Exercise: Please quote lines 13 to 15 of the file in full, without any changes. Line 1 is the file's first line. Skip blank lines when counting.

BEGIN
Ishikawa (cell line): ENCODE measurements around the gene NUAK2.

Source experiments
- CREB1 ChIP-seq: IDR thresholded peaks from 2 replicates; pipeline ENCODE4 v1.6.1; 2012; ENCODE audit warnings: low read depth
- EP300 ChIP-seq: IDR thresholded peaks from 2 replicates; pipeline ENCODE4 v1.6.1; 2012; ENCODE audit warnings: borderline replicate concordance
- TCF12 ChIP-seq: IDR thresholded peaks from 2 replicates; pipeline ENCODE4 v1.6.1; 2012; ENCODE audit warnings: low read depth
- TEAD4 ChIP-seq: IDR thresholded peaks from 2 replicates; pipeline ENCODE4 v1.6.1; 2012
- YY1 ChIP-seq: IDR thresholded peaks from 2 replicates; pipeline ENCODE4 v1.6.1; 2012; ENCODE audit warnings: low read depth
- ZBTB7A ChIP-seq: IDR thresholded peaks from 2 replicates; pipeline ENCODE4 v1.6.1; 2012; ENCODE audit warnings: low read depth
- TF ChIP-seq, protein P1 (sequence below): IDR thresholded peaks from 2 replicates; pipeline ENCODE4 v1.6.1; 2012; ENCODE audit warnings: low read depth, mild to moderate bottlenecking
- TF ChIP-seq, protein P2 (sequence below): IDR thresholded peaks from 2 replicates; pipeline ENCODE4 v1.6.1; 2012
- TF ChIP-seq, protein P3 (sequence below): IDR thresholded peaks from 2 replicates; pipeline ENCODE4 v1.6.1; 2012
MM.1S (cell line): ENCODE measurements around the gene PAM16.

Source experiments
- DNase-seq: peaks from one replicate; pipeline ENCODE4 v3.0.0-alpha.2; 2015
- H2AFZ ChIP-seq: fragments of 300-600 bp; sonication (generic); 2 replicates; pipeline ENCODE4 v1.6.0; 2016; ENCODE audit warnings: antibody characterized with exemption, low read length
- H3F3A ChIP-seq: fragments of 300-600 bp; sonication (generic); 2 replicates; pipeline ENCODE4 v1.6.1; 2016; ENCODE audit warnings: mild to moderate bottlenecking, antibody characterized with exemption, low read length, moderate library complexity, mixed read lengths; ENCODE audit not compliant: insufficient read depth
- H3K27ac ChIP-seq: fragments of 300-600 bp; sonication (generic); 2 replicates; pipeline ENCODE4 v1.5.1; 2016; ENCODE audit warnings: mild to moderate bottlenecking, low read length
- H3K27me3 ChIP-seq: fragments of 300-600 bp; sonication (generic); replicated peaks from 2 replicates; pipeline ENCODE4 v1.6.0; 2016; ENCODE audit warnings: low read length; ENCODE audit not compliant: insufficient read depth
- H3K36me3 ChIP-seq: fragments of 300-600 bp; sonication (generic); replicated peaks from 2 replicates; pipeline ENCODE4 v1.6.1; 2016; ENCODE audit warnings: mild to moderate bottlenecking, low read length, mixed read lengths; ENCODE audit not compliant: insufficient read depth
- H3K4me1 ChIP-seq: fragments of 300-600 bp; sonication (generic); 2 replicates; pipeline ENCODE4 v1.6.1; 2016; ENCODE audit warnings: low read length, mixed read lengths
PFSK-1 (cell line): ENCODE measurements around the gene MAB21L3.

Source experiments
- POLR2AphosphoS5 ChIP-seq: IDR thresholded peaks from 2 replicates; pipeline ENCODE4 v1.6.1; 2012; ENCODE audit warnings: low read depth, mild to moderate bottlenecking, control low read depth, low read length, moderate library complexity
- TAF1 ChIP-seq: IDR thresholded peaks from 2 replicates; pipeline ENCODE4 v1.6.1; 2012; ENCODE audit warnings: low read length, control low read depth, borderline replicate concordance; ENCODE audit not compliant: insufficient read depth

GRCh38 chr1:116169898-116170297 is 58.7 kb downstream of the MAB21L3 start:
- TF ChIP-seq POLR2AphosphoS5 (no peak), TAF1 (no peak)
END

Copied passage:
Source experiments
- DNase-seq: peaks from one replicate; pipeline ENCODE4 v3.0.0-alpha.2; 2015
- H2AFZ ChIP-seq: fragments of 300-600 bp; sonication (generic); 2 replicates; pipeline ENCODE4 v1.6.0; 2016; ENCODE audit warnings: antibody characterized with exemption, low read length